1. Leaving can also mean ending access to patient scheduling and electronic medical records.  Many super groups do not ensure access to patient scheduling or billing to enable a departing physician to get back on their feet; and this can be devastating.
  1. Noncompetes can play a big role in how a departing physician gets back on her feet.  Ideally she will know that being solo is not as good as being part of a larger practice.  But what if the super group imposes a restriction on the departing physician that prevents her from being part of another group?  This is common and often very harmful, since some physicians who depart super groups have no effective options but to join other groups.

Super groups exist to benefit physicians.  It makes no sense that they would be used to harm them, which is precisely what can happen (and sometimes does happen) if physicians do not pay good attention to the “back end” as well as they do to the “front.”  That means things like—

  1. Making sure that, wherever possible, the departing physician is afforded enough time to get back on her feet professionally.  She will need time to get a new practice formed, to get a new Medicare provider number and to get back on insurance plans;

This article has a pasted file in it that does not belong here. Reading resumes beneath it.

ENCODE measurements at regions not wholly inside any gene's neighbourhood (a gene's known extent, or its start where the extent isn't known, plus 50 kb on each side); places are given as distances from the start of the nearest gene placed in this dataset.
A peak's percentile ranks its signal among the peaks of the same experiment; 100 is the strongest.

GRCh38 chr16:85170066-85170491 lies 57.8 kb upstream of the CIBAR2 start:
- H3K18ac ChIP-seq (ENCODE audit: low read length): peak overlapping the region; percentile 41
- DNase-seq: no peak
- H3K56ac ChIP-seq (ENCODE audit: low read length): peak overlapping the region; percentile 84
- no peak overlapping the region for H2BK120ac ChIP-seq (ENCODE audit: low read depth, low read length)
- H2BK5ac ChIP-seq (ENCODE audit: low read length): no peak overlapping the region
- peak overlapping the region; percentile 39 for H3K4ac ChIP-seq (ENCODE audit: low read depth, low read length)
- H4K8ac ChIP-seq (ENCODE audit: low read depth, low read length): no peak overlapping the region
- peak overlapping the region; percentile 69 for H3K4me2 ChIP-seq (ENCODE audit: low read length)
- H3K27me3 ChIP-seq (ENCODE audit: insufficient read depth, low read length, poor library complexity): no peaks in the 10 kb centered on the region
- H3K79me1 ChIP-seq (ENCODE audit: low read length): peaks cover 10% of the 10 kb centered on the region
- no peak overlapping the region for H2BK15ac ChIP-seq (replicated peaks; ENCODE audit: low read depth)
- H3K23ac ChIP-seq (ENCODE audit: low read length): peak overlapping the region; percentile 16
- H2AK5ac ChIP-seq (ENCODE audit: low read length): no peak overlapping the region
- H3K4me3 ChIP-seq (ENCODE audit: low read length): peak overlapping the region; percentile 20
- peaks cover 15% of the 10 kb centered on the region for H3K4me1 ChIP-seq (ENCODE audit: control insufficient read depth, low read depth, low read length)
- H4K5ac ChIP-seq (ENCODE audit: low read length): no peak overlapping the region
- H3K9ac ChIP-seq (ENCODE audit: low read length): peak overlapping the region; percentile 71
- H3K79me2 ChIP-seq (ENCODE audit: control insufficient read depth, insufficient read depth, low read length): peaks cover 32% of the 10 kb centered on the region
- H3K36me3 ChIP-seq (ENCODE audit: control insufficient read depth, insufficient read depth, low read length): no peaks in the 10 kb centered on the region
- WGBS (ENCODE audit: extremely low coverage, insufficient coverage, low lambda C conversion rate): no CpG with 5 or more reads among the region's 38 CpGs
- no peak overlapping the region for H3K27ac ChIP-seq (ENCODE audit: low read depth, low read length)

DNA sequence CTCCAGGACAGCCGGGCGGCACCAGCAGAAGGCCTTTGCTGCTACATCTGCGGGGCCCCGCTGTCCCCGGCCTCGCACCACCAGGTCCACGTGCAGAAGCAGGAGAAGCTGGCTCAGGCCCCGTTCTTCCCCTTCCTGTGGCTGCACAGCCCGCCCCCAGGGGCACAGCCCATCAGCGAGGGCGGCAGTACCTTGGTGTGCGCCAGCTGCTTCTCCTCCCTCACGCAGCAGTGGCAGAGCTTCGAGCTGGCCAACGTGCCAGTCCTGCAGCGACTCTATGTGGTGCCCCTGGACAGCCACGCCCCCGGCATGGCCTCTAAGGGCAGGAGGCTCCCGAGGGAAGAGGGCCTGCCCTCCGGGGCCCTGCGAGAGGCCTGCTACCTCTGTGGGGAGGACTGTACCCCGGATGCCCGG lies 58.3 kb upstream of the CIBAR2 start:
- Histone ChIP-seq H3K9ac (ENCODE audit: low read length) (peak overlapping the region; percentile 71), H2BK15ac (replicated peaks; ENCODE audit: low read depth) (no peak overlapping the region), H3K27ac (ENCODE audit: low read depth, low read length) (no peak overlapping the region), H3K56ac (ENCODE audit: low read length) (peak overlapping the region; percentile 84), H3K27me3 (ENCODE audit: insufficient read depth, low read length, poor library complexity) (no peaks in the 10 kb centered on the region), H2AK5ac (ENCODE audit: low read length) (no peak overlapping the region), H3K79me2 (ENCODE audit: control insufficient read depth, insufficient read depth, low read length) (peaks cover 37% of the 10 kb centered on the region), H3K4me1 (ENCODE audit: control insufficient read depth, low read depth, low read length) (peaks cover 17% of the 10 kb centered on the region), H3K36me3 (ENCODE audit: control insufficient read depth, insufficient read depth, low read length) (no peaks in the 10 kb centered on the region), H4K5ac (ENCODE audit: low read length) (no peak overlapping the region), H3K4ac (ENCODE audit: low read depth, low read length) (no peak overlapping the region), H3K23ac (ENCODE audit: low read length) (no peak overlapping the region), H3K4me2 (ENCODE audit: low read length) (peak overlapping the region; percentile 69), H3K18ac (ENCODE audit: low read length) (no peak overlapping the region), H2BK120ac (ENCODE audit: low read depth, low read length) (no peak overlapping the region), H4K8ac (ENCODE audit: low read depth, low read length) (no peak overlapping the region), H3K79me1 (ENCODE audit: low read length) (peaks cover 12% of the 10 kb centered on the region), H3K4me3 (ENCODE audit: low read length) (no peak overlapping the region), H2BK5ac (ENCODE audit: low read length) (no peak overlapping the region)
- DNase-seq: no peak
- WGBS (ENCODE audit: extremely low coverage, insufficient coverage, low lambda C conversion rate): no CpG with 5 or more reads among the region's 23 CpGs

1. Ensuring the departing physician has adequate access to medical and scheduling records;
  1. Carefully considering whether or not noncompetes make any sense.  Some may say that it is important to protect the new practice (like the old one), but these are different sorts of practices.  They are not built from the ground up.  They are built because successful competitors who have been in business for years decided essentially to “loan” their practices to the super group in order to obtain certain unique advantages.

Super group arrangements continue to grow.  Some of them even develop into fully integrated and sophisticated businesses.  Physicians who join them have to consider all “angles,” not just how good it will be or can be when they join.